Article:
This design was considered, but it was determined that the strength needed snip
Wouldn't some sort of drag chute overcome these obsticales?
see above post
Oops. Sorry, I must have been typing when you posted.

I would be suprised something that large would be best. I would think a smaller one would provide improved trajectory, lighter in weight (considering the chords, too), stronger and longer life. Of course, you could incorporate both, or more. Differenet chutes to "fit the occasion" ( or altitude). :)

Wouldn't the chute also allow for a slightly less re-entry angle allowing for more deceleration time, due to the chutes pull, before the chute failed?


The force is distributed among the entire airframe. There would be some considerable force on the chute (much more than the landing chute) therefore, therefore more structure would be needed to distribute that force within the airframe.
Besides, as you slow down and encounter thicker atmosphere, I would think it would be necessary to contiually shrink the size of the canopy. Maybe lots of canopies that periodically drop off. But again, more points of failure.
It might not be too hard to modify the rear structure to accomodate this. A chute would produce pure tension into a fixed point (knuckle, likely) which requires less structure to support.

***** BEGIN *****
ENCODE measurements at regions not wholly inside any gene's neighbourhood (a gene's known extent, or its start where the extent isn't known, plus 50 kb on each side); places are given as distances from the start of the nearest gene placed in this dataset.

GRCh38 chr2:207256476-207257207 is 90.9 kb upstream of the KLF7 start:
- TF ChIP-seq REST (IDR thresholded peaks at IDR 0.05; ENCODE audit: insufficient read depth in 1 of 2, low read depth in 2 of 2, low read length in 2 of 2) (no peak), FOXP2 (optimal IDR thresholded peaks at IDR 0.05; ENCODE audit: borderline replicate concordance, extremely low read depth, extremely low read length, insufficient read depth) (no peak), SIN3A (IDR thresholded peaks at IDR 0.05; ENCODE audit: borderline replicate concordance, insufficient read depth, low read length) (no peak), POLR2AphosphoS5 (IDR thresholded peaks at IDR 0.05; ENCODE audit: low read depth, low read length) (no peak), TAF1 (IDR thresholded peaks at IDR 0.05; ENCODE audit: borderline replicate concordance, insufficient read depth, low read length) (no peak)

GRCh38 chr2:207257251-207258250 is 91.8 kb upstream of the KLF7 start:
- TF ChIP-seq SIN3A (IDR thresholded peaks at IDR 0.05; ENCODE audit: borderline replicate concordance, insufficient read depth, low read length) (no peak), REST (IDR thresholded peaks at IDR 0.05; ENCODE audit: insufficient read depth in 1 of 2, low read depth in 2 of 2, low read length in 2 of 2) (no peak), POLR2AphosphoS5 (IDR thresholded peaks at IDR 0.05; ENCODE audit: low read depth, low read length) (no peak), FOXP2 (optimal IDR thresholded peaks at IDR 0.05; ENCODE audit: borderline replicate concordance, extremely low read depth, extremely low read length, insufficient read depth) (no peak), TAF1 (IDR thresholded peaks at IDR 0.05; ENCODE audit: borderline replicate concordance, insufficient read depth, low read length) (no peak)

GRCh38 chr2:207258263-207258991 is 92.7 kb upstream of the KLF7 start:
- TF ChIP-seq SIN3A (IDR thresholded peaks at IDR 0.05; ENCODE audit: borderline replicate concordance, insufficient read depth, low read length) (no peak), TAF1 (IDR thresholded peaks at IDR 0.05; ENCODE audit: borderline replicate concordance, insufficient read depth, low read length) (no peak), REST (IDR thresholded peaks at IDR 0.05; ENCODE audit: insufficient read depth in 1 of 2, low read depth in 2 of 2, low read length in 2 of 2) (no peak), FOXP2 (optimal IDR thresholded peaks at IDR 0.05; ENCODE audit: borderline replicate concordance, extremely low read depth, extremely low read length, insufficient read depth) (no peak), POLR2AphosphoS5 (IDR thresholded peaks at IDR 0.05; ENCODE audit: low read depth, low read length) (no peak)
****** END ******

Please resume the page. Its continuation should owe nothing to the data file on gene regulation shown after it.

Jens
2005-Jul-02, 05:20 AM
What is needed is a way to make the craft slow itself down to near zero relative speed before it enters the atmosphere then there would be very little re-entry heat. A spacecraft entering the atmosphere at about 300 miles per hour would not generate near the compression wave of one traveling 18000 miles per hour.

How about just putting wheels on it, and hitting the brakes as you near the reentry point?

I saw them do it somewhere. Probably a Disney or Warner Brothers cartoon. :D

George
2005-Jul-02, 11:31 PM
How about just putting wheels on it, and hitting the brakes as you near the reentry point?
"So what kind of brakes would that be", he asked foolishly? :)

Sock Munkey
2005-Jul-03, 04:44 AM
Umm... Air brakes! :roll:
But seriously, now that I think about it, if the shuttle could just carry a little more fuel, it's main engies are strong eough to hold it up while it uses the thiner air to lose orbital velocity. A mach two unpowered glide needs no troublesome heat tiles.

George
2005-Jul-03, 09:51 PM
But seriously, now that I think about it, if the shuttle could just carry a little more fuel, it's main engies are strong eough to hold it up while it uses the thiner air to lose orbital velocity. A mach two unpowered glide needs no troublesome heat tiles.
I'd bet the engine alignment would have to be altered or gimbaled. Either would be a major headache for too little gain. ["Too much squeeze for the juice", as one friend of mine says.] Rephrased, the imbalance of forces look horrible for this manueuver.

However, to keep it up in the thinner air does make sense. I suspect the risk of loosing trajectory is the problem. However, a drag chute should greatly reduce the risk by stabilizing the re-entry angle. [I am just playing with this and do not pretend to be well versed in any space engr.]

Sock Munkey
2005-Jul-04, 05:51 AM
I was thinking of the shuttle being in a nose-up position to present the most drag at the highest alitude. The shuttle engines do gimbal enough to maintain balance on it's butt.